Maintaining a Concealed Cistern
Last Updated May 17, 2011 · Written by Jaclyn Fitzgerald
A concealed cistern toilet really is the ultimate in style and hygiene but what happens when maintenance or repairs are required? The good news is that it is much easier than you think, and you don’t need to break your tiles or wall. Here’s what you need to know.
What is a Concealed Cistern?
A concealed cistern is a toilet that has had the cistern hidden some way. The cistern is usually concealed within the wall but it can also be concealed in the ceiling or in the bathroom vanity. This means that all you see externally is the toilet pan, which is the part that you sit on. Flushing a concealed cistern is easy as pushing a button as the flush buttons or push plate is mounted on the wall. The flush buttons can be right near the cistern or they can be mounted remotely for easier access.
Why is a Concealed Cistern Such a Good Idea?
Concealed cisterns are becoming more popular for a number of reasons. The primary reason is because they give such a clean, streamlined look – you don’t have to look at the cistern at all. As a bonus, all of the plumbing that is associated with the toilet is hidden as well. This is ideal if you don’t like the appearance of a standard toilet or if you don’t have a lot of space in your bathroom. As well, concealed cisterns are more hygienic than standard toilets as you can easily clean around all sides of the toilet pan (seat). Concealed cisterns are also incredibly safe as the support structure that is concealed within the wall is capable of holding up to 400 kilograms.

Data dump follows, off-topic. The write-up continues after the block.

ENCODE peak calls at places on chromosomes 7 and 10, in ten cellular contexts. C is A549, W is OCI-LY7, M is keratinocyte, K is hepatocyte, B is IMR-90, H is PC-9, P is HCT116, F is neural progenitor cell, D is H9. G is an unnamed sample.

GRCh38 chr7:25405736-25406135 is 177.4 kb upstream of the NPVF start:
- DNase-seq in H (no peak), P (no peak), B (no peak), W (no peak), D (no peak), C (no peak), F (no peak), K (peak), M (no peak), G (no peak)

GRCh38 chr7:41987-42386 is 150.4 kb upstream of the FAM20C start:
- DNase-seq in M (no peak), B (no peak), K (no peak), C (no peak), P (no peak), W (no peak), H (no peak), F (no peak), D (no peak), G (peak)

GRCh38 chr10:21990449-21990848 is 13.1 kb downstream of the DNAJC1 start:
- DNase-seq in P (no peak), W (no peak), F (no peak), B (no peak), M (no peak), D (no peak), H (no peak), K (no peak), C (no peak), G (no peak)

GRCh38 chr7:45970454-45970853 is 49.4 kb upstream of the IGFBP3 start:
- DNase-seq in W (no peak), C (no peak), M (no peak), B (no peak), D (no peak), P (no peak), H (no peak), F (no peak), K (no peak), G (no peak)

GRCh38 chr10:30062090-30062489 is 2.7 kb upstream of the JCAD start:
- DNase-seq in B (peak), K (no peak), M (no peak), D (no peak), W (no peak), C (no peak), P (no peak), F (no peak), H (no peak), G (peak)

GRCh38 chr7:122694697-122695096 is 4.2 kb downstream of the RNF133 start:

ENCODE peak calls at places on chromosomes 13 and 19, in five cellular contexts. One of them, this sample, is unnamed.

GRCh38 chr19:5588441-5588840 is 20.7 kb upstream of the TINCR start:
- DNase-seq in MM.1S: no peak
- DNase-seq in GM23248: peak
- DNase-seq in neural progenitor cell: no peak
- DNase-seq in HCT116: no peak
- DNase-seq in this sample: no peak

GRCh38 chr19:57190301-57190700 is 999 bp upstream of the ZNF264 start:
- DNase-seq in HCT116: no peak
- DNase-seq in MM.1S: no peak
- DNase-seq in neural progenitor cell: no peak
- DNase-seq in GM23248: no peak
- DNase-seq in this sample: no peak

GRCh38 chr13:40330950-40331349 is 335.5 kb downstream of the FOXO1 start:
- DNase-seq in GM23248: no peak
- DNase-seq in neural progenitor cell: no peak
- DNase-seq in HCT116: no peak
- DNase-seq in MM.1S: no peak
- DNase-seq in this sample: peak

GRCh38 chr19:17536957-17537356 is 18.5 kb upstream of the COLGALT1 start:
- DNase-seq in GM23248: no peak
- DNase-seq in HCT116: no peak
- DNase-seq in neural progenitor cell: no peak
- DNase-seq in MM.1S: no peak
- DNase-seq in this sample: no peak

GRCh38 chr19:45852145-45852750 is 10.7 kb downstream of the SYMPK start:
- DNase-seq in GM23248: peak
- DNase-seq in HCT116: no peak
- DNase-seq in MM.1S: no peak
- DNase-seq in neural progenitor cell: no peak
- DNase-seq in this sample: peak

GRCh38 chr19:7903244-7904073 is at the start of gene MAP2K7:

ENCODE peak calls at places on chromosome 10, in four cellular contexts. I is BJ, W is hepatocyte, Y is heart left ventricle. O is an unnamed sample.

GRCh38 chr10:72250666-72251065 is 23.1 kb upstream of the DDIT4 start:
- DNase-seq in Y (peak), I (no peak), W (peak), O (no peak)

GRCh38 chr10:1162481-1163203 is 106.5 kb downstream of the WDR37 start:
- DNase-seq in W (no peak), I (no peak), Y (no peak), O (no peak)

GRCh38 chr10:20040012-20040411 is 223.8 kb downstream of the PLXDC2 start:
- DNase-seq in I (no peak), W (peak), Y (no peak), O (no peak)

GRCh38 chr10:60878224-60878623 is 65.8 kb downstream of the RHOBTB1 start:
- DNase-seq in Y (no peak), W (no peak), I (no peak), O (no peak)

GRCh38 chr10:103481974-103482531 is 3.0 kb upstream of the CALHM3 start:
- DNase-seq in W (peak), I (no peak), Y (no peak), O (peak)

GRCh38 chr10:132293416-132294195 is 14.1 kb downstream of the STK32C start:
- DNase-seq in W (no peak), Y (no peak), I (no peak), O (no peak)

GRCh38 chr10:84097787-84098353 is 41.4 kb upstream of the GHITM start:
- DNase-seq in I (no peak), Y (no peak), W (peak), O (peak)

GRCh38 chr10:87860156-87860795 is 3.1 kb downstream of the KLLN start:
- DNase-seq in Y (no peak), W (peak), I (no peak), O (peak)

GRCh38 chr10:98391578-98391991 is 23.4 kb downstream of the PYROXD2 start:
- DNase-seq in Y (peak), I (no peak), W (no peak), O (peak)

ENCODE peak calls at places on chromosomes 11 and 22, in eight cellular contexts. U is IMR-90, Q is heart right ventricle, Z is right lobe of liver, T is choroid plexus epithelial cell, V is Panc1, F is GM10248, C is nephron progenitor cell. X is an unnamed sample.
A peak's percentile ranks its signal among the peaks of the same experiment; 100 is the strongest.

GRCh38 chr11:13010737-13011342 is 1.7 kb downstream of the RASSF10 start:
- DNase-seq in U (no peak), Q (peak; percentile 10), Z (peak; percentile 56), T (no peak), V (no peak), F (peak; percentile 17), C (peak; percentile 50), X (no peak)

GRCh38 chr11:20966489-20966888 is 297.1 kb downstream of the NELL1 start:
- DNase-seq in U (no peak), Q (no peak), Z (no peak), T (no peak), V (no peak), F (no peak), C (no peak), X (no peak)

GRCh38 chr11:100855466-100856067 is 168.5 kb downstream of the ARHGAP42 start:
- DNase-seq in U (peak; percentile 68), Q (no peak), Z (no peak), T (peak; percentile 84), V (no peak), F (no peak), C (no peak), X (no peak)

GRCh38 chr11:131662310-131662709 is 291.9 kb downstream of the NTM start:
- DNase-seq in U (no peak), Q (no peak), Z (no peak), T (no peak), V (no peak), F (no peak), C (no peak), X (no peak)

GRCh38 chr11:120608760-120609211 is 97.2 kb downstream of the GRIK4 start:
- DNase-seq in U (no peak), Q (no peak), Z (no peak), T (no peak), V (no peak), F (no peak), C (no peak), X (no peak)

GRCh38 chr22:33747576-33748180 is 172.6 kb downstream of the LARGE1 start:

Is it Hard to Maintain and Repair Concealed Cisterns?
Many people think that it can be difficult to gain access to a concealed cistern in order to maintain and repair it but it really is not that hard. There is no need to rip tiles from the wall or to smash holes in the plasterboard to get to the cistern. Most concealed cisterns that are installed in Australian bathrooms have an access panel set in the wall. This access panel also holds the flush buttons. Therefore, if you need to access the cistern for any reason, you simply remove the access panel and you will have all the room that you need to perform diagnostics and repairs to your concealed cistern. This access panel is available in a wide range of colours, designs and materials to suit any style of bathroom.
If your cistern is concealed in your bathroom vanity or in the ceiling, you won’t need an access panel to give you the necessary access for maintenance and repairs as you can easily access the cistern externally (by going up into the ceiling or by going into the vanity unit).